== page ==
State space grids: First application of a novel methodology to examine coach-athlete interactions in competitive youth sport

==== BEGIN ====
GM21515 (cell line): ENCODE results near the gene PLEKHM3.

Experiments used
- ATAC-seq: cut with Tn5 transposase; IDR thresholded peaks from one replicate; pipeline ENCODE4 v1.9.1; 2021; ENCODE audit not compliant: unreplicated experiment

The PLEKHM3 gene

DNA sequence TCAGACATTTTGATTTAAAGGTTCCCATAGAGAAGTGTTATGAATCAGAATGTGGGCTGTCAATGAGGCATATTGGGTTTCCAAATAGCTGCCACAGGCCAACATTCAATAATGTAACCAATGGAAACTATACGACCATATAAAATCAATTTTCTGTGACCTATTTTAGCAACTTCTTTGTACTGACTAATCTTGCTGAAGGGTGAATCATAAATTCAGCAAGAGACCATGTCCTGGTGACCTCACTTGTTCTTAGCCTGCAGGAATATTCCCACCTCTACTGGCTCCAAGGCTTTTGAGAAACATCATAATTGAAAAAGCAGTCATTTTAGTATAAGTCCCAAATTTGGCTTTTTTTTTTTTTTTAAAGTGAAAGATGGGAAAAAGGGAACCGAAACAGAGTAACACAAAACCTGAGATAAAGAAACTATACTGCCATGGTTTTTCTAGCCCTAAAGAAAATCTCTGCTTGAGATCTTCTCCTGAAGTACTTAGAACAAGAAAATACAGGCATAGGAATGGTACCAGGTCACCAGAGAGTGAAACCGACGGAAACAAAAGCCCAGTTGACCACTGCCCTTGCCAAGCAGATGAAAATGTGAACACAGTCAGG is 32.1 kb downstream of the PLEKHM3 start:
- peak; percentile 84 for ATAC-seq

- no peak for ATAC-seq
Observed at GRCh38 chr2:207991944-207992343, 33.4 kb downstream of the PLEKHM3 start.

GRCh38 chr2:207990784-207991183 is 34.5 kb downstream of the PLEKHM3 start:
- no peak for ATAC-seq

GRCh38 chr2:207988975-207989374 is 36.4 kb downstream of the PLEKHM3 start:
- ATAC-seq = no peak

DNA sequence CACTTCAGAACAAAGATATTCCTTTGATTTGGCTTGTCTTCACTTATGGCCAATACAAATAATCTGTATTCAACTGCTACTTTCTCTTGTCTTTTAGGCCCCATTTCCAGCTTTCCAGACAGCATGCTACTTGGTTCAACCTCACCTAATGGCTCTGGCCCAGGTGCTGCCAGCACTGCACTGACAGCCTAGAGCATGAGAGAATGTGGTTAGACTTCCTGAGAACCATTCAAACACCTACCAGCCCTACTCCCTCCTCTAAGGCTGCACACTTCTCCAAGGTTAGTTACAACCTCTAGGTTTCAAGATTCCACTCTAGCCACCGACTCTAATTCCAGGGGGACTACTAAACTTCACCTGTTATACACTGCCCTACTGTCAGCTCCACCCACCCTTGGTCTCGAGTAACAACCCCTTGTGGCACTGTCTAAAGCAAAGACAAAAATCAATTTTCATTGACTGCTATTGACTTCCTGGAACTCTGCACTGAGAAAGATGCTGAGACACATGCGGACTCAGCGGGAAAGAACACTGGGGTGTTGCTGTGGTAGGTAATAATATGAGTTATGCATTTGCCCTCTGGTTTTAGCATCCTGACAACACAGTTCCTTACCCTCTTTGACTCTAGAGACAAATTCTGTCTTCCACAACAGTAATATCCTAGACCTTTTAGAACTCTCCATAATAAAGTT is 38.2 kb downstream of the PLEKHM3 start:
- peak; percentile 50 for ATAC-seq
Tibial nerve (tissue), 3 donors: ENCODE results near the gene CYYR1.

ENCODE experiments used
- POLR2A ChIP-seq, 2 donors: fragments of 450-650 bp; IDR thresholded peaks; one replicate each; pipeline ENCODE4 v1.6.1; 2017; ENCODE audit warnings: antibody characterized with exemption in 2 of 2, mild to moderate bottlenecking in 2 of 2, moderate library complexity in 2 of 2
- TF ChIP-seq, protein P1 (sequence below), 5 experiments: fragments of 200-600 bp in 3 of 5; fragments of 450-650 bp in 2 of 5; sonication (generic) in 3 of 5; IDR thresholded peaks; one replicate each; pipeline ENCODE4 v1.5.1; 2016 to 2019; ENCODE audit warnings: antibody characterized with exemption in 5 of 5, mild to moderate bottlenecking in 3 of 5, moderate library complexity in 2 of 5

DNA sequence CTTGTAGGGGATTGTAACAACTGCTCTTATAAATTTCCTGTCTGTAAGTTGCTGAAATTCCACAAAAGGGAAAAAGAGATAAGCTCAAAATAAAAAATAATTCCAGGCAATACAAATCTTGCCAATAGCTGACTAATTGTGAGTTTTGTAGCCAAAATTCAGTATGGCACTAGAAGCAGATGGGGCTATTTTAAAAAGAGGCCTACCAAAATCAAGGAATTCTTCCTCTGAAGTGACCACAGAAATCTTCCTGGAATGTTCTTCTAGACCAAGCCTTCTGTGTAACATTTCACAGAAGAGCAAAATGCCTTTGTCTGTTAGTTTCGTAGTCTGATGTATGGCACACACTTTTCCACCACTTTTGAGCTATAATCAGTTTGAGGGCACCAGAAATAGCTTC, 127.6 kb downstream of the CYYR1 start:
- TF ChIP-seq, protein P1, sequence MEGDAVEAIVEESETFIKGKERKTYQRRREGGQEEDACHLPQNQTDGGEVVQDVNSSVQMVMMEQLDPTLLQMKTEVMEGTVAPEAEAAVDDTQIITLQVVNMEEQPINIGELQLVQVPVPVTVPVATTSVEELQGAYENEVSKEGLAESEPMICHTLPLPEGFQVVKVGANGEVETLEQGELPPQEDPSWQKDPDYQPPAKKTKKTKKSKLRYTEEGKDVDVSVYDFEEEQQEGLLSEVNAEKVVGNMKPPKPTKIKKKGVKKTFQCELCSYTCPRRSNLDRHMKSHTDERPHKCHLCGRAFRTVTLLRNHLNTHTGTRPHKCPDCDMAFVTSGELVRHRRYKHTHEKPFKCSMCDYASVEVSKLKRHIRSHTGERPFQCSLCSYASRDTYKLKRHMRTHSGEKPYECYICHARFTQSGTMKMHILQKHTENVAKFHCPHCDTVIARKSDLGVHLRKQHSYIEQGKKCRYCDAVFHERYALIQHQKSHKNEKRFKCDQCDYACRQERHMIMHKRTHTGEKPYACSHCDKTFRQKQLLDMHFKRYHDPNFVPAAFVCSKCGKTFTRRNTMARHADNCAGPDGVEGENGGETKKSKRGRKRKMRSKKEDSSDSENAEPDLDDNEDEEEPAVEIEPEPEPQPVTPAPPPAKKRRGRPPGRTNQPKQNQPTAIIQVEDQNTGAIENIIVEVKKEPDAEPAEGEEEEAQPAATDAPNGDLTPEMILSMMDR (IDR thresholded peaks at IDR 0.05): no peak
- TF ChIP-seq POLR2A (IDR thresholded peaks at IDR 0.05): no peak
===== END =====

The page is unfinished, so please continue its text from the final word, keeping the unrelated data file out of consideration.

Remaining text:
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The purpose of this study was to compare the coach-athlete interaction structures of two competitive youth synchronized swimming teams, one more successful with regard to athletes’ performance and personal development than the other. This comparison was conducted through the first application of state space grid (SSG) observational methodology (Hollenstein, 2007; Lewis, Lamey, & Douglas, 1999) in field-based sport psychology research. Both teams (two head coaches and 17 athletes in total) were observed over multiple training sessions. Both coach and athlete behaviour was coded continuously for the duration of each training session. Measures of coach athlete interaction structure, based on dynamic systems concepts, were derived from these coded behaviours and compared between teams. Results revealed significant differences between the two teams on measures of interaction variability, behavioural content patterns, and the sequencing of coach behaviours. The more successful team was characterized by less variable, more patterned interactions between coaches and athletes. This patterning took the form of more individualized technical and positive reinforcement feedback information and significantly less use of negative feedback by the head coach, interspersed with substantial periods of silent observation. The athletes of the more successful team more actively acknowledged the receipt of this feedback from their coach. The sequencing of coach behaviours was more patterned for the coach of the more successful team, with heavy emphasis on the pairing of technical correction and positive reinforcement statements. The findings suggest that a respectful, deliberate pattern of coach-athlete interaction may be associated with youth sport environments producing more positive performance and personal development outcomes for athletes.